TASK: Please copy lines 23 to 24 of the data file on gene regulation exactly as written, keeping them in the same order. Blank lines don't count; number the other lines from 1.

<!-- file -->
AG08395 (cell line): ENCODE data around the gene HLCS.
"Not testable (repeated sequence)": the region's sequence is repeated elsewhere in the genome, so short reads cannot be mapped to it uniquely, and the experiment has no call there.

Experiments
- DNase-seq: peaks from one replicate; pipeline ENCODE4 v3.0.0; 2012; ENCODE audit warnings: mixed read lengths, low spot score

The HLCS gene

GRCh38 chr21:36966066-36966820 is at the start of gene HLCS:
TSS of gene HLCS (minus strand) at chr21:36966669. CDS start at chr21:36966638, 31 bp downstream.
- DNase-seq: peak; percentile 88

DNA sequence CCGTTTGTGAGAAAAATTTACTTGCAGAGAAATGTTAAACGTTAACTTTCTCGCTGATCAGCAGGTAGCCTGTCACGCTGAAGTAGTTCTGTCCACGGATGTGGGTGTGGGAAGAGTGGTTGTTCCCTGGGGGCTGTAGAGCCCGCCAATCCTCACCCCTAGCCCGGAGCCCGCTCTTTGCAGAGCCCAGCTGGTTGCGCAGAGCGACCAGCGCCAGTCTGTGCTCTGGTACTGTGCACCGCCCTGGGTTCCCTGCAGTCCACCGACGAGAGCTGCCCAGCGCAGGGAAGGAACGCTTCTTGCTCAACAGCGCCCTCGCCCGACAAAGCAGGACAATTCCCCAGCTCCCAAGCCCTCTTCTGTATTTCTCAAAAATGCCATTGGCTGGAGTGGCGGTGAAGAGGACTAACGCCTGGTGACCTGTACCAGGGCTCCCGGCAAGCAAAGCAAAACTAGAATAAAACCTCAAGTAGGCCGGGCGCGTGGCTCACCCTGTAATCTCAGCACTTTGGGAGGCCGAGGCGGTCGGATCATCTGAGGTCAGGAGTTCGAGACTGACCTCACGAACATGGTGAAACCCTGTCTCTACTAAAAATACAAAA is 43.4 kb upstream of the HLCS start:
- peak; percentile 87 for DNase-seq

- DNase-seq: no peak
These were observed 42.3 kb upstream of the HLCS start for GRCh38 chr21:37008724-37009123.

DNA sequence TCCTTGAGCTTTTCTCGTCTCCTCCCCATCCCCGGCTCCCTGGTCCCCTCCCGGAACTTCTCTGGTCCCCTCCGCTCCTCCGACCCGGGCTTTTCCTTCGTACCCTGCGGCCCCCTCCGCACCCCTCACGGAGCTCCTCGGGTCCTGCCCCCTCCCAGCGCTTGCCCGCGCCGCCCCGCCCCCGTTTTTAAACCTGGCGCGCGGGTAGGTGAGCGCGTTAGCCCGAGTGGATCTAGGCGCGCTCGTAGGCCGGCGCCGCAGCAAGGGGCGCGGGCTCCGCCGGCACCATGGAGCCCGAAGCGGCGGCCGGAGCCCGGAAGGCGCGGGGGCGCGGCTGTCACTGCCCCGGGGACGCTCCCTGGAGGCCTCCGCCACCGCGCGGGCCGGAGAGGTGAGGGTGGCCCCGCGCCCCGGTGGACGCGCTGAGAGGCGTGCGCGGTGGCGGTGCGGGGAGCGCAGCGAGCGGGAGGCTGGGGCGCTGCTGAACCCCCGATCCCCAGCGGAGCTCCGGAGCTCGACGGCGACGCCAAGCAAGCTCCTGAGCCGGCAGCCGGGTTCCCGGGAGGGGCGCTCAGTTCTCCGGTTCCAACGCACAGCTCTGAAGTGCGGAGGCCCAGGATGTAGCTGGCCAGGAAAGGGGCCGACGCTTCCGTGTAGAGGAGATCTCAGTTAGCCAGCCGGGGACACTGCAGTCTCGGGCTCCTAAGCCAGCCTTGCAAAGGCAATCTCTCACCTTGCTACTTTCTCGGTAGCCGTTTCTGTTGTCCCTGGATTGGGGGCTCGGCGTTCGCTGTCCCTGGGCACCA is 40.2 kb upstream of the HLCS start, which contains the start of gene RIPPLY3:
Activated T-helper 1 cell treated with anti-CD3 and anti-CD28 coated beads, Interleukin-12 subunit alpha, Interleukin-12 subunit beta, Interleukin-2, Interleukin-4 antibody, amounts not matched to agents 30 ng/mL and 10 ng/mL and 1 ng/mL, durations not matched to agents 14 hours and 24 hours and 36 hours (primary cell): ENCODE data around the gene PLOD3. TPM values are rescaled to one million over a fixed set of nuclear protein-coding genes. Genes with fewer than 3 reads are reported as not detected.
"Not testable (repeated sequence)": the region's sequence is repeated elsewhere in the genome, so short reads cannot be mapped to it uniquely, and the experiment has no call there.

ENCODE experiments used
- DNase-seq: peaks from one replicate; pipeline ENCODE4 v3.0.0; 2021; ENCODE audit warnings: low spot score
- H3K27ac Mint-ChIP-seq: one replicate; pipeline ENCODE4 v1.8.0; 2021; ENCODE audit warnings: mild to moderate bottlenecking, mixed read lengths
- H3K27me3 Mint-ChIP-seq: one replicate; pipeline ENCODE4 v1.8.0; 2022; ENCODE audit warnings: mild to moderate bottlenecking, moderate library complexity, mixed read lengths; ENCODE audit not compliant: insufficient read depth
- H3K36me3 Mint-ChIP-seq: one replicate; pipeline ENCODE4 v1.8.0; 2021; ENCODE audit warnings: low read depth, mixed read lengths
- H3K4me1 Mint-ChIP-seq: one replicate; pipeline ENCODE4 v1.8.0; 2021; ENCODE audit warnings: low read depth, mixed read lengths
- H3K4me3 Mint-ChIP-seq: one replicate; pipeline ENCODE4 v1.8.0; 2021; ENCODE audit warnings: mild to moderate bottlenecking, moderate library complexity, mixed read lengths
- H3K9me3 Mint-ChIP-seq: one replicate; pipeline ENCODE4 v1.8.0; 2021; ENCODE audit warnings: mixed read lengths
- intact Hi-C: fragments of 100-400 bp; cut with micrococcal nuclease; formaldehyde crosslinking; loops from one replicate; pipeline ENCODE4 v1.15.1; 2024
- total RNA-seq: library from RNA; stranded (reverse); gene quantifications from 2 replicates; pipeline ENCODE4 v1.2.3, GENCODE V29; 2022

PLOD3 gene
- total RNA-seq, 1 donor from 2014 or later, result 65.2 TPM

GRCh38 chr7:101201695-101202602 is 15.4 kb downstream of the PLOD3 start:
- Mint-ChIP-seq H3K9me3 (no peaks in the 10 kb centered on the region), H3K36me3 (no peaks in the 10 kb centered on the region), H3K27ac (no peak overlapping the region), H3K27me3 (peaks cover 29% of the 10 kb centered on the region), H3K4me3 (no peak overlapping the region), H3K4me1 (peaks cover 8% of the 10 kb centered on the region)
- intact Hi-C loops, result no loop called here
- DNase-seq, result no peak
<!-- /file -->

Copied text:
- H3K9me3 Mint-ChIP-seq: one replicate; pipeline ENCODE4 v1.8.0; 2021; ENCODE audit warnings: mixed read lengths
- intact Hi-C: fragments of 100-400 bp; cut with micrococcal nuclease; formaldehyde crosslinking; loops from one replicate; pipeline ENCODE4 v1.15.1; 2024